Main content area

Variance and stability analyses of growth characters in half-sib Betula platyphylla families at three different sites in China

Zhao, Xiyang, Xia, Hui, Wang, Xiuwei, Wang, Chao, Liang, Deyang, Li, Kailong, Liu, Guifeng
Euphytica 2016 v.208 no.1 pp. 173-186
Betula, environmental factors, genotype, genotype-environment interaction, habitats, heritability, models, plant breeding, planting, prediction, tree and stand measurements, trees, variance, China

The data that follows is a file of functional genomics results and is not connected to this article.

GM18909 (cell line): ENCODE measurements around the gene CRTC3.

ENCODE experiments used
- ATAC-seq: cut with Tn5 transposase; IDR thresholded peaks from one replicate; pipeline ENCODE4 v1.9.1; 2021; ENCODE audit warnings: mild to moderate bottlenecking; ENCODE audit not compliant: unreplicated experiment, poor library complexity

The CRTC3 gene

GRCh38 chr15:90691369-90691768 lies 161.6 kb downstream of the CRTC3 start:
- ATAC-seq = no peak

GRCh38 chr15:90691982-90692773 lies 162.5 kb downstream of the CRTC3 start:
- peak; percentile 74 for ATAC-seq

Growth characteristics have a complex inheritance pattern, and gene–environment interactions make predicting tree responses to environmental change difficult. In this study, we planted 44 Betula platyphylla families at three different sites (Mao er shan forestry center in Shangzhi, Jilin experiment forestry center in Jilin, Lang xiang forestry center in Langxiang) in northeastern China. Variation and stability of genotype–environment interactions of different families were analyzed using additive main effect and multiplicative interaction models. Variation analysis indicated significant differences between site × family interaction mean values for height, diameter at breast height, volume, and stem straight degree, suggesting that most genotypes responded differently according to location. The phenotypic coefficients of variation of different traits ranged from 12.84 % (stem straight degree in Langxiang) to 53.34 % (volume in Langxiang) and heritabilities of the different traits varied from 0.485 (diameter at breast height in Mao er shan) to 0.781 (height in Jilin). Correlation analysis showed a significantly positive association between tree height, diameter at breast height, and volume at the same and different sites, but stem straight degree showing a weaker correlation with other traits. Stability analysis indicated that some families had high tree heights but were sensitive to environmental conditions, whereas others had average tree heights but were resistant to environmental conditions. These results suggest that families should be bred in various habitats to assess growth under favorable and unfavorable environments. Under a selection ratio of 10 %, four families (family 1–7, 4–7, 3–12 and 4–13) were rated as superior families. The average height, diameter at breast height, volume, and stem straight degree of these four families were higher than average of all the families by 12.24, 16.82, 32.28 and 6.28 % in the four test sites, respectively.